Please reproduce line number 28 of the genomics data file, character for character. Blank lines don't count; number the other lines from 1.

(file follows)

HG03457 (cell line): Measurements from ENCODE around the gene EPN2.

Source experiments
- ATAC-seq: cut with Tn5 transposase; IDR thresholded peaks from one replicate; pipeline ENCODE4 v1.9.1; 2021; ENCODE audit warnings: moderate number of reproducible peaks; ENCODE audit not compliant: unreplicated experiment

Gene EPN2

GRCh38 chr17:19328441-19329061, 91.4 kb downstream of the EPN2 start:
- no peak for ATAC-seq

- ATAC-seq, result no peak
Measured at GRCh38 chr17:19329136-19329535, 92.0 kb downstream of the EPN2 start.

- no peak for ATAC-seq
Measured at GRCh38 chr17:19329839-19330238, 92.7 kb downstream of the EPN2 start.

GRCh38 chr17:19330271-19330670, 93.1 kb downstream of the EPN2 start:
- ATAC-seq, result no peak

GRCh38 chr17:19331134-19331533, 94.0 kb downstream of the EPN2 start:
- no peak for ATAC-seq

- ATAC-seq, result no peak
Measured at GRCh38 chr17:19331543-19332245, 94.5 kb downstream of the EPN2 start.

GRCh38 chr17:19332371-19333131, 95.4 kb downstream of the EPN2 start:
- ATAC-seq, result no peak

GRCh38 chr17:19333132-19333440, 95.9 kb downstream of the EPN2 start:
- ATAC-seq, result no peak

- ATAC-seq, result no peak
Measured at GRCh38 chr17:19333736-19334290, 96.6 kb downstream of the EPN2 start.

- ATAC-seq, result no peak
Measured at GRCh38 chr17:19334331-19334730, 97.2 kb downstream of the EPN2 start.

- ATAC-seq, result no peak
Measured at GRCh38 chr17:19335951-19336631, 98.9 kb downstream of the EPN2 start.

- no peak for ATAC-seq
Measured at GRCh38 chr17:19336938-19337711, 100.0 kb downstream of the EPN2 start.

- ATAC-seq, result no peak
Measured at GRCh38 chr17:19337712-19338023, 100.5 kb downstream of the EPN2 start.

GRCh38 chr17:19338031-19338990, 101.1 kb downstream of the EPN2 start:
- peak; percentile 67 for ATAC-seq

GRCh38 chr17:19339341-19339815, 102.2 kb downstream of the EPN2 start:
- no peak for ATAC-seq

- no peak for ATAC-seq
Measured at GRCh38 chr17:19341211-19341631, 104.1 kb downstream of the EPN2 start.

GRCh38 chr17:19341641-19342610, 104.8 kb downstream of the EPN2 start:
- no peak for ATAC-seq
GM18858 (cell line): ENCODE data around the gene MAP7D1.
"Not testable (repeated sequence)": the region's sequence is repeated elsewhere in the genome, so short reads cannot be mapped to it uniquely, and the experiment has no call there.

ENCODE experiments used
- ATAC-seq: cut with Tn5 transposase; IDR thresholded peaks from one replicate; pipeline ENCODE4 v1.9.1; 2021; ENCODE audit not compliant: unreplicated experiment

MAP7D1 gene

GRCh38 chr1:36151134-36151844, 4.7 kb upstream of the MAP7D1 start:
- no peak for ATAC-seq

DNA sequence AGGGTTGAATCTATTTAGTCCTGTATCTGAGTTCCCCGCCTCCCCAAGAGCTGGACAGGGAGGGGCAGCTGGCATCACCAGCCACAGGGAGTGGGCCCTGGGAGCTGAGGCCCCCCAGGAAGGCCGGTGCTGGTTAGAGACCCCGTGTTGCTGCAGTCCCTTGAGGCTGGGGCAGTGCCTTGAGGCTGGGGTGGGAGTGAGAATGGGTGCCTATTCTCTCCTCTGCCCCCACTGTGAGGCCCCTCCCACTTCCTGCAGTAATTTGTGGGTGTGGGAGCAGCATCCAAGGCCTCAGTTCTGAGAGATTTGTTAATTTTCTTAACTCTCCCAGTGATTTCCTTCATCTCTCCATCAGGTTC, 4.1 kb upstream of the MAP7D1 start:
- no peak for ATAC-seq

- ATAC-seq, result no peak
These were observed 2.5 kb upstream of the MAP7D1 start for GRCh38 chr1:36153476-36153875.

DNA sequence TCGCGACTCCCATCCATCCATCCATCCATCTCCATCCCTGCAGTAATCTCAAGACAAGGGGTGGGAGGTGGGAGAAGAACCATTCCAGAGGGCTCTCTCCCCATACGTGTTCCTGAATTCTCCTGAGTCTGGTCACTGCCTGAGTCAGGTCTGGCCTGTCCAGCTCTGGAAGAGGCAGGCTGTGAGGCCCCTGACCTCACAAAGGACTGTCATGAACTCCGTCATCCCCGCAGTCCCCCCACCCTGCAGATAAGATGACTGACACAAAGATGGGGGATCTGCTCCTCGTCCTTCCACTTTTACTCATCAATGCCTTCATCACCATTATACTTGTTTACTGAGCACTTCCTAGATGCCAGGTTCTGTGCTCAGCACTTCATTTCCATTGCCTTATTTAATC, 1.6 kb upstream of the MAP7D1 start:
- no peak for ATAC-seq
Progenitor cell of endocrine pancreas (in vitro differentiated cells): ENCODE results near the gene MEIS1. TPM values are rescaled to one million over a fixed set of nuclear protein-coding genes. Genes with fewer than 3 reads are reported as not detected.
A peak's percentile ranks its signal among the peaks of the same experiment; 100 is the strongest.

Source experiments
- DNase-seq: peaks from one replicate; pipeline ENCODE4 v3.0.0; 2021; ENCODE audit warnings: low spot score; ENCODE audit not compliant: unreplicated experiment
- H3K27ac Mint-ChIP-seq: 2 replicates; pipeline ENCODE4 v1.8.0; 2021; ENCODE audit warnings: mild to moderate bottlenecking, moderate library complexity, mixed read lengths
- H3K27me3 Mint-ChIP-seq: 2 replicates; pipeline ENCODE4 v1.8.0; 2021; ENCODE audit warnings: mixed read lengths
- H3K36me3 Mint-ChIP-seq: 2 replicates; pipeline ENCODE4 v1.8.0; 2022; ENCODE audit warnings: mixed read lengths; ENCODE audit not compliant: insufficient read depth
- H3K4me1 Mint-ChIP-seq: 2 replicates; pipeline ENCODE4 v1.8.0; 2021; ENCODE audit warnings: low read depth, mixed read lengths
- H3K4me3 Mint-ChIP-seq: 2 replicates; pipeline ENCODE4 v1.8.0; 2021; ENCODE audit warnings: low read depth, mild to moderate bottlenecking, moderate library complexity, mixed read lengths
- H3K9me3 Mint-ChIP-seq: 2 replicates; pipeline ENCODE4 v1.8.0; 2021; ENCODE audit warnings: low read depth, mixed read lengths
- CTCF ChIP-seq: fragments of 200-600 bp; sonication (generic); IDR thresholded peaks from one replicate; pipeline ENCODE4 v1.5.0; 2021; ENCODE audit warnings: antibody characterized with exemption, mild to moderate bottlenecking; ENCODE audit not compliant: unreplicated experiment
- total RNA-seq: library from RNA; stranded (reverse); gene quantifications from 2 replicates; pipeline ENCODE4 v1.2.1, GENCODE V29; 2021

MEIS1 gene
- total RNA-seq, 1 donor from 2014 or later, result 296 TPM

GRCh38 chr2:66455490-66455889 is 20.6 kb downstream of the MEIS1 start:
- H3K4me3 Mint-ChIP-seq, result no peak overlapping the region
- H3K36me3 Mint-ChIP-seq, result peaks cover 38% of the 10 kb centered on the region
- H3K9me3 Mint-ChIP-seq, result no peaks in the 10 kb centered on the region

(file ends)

Measured at GRCh38 chr17:19336938-19337711, 100.0 kb downstream of the EPN2 start.